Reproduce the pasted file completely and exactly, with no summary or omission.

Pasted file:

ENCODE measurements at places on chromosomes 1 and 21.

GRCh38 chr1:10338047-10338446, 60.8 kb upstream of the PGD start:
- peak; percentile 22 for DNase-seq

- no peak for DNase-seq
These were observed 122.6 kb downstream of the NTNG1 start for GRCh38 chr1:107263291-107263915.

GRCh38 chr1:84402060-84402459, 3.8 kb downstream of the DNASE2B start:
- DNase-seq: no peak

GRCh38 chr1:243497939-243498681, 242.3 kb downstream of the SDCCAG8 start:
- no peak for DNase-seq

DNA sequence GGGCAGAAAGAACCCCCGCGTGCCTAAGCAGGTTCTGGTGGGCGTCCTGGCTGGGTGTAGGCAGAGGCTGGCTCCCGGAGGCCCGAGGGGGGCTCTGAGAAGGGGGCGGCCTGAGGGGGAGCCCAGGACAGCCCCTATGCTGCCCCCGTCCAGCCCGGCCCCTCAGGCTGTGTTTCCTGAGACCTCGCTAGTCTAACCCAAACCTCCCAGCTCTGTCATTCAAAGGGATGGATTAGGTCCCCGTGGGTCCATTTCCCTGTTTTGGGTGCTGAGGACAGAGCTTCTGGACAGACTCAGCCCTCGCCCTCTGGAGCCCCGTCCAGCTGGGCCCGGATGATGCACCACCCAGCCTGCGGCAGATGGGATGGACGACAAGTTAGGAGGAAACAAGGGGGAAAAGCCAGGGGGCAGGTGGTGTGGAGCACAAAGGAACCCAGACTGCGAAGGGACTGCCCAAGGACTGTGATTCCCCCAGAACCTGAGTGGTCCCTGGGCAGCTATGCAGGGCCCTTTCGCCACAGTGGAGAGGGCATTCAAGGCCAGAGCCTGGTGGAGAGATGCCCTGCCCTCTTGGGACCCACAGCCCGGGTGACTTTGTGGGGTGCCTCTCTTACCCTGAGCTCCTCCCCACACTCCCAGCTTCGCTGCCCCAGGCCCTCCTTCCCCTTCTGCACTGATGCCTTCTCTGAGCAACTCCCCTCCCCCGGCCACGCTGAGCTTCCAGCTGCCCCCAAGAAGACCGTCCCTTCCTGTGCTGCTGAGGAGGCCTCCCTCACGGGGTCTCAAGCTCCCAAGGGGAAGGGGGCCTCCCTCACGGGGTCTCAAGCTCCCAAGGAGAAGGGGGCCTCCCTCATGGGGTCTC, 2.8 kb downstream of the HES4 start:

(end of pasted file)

ENCODE measurements at places on chromosomes 1 and 21.

GRCh38 chr1:10338047-10338446, 60.8 kb upstream of the PGD start:
- peak; percentile 22 for DNase-seq

- no peak for DNase-seq
These were observed 122.6 kb downstream of the NTNG1 start for GRCh38 chr1:107263291-107263915.

GRCh38 chr1:84402060-84402459, 3.8 kb downstream of the DNASE2B start:
- DNase-seq: no peak

GRCh38 chr1:243497939-243498681, 242.3 kb downstream of the SDCCAG8 start:
- no peak for DNase-seq

DNA sequence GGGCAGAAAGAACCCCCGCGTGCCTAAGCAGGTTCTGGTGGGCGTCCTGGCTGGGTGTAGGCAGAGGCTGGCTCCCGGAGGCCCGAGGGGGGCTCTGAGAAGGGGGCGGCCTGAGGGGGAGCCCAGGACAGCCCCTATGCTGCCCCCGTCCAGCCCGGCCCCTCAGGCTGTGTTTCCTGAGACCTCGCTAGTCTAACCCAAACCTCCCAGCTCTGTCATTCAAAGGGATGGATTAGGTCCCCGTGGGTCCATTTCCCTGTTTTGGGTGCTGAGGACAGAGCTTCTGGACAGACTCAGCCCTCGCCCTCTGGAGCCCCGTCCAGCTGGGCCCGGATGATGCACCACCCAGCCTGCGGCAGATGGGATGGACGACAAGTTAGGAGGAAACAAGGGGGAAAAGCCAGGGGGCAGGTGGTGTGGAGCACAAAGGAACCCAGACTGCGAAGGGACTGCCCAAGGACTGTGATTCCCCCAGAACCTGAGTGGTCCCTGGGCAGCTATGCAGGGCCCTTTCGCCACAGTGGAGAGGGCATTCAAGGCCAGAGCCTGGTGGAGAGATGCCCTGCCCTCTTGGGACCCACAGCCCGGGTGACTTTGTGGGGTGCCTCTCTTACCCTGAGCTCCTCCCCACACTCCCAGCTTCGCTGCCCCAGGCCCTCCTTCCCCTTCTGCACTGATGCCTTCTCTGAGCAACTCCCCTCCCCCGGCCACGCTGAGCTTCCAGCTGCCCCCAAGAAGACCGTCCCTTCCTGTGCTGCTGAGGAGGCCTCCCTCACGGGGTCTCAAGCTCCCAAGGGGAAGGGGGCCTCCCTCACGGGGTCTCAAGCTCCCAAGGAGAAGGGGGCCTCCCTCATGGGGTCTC, 2.8 kb downstream of the HES4 start: